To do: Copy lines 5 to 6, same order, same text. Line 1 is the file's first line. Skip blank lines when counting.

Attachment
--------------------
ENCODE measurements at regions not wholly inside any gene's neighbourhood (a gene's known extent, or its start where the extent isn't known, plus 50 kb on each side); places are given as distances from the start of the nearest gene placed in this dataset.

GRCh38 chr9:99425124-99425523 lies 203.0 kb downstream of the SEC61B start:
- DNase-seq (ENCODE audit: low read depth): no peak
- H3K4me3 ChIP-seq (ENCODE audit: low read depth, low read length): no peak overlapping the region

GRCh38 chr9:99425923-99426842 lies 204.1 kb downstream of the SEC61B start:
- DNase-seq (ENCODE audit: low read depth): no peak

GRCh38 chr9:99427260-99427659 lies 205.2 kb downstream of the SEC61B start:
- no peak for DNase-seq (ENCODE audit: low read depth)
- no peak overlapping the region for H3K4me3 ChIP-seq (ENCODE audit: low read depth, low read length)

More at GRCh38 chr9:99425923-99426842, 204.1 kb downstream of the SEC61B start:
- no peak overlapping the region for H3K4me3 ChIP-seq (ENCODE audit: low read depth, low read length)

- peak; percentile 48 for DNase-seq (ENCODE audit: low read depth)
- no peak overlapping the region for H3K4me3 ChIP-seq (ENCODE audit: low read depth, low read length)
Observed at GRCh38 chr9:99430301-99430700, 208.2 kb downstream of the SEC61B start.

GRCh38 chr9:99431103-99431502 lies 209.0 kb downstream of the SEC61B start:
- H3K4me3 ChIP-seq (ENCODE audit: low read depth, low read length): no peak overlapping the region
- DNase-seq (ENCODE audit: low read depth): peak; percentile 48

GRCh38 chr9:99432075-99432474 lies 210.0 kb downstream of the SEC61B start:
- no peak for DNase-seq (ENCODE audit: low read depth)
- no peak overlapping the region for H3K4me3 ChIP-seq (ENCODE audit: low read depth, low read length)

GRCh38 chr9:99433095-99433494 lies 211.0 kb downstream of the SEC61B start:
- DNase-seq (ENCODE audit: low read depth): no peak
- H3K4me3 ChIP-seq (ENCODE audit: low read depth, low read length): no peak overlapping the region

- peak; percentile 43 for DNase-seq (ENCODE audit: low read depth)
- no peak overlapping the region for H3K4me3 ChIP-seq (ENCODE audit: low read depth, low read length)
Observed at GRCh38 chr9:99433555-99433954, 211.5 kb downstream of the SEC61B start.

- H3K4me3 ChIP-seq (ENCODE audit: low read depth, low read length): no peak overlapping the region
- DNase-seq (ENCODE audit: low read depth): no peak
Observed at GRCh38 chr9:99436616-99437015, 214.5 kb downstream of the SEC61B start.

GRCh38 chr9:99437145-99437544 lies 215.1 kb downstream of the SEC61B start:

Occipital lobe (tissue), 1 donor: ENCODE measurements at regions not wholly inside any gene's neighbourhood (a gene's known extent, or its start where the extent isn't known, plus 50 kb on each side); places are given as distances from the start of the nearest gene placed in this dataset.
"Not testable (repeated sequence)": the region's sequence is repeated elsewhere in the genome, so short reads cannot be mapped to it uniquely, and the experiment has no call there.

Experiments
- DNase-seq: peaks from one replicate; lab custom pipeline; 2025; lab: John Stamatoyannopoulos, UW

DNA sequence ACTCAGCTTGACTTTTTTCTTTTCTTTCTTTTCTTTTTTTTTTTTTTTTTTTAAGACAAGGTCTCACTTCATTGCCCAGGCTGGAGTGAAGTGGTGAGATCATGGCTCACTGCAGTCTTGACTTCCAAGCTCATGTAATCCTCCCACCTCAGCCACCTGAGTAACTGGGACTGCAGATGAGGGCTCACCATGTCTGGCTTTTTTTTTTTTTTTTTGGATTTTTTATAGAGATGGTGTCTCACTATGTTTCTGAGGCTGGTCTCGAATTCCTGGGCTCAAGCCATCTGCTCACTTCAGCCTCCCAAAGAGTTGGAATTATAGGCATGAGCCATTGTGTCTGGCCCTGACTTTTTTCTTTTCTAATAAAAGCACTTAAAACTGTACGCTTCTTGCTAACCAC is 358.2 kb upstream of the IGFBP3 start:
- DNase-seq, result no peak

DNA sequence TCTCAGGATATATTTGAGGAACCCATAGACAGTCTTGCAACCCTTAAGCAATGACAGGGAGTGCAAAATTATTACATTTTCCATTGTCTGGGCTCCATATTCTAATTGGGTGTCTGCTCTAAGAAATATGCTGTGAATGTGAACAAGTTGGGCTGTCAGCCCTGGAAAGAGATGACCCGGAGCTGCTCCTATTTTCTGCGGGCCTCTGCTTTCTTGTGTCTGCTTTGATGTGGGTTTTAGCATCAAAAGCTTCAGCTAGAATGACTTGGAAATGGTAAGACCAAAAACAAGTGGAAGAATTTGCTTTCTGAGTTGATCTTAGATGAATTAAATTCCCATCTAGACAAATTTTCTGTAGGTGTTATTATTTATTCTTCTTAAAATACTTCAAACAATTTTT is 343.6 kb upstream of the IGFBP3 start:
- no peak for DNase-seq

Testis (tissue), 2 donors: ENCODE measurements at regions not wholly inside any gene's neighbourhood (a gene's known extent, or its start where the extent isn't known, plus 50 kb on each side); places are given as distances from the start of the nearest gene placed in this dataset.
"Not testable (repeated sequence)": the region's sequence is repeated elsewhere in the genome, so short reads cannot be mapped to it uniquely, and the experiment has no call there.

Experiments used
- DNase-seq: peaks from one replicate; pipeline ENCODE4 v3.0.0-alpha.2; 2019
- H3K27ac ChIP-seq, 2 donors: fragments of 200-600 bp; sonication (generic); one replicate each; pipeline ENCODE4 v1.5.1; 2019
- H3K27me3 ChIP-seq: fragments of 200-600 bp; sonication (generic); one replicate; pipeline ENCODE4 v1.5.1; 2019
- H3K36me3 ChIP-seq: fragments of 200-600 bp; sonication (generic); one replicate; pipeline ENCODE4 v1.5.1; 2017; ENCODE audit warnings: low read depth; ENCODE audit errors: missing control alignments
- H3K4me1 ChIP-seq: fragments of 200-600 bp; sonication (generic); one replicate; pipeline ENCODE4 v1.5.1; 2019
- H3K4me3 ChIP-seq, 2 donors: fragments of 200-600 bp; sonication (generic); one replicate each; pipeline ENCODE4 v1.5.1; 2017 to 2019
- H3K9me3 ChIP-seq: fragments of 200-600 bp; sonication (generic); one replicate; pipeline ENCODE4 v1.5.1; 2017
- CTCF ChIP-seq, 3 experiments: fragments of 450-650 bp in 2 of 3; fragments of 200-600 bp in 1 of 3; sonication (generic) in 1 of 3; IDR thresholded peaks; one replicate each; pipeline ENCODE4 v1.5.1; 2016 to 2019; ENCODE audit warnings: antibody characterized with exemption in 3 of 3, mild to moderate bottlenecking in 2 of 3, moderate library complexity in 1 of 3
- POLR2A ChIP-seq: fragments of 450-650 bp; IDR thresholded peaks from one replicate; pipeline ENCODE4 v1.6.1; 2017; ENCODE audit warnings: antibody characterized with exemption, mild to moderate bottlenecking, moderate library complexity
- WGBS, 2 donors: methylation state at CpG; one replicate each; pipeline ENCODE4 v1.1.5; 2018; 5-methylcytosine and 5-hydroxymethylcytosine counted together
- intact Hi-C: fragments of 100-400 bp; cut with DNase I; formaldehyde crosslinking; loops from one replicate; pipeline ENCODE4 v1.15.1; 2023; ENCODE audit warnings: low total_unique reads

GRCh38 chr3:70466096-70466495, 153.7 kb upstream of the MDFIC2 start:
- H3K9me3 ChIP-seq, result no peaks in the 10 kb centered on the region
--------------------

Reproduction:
GRCh38 chr9:99425923-99426842 lies 204.1 kb downstream of the SEC61B start:
- DNase-seq (ENCODE audit: low read depth): no peak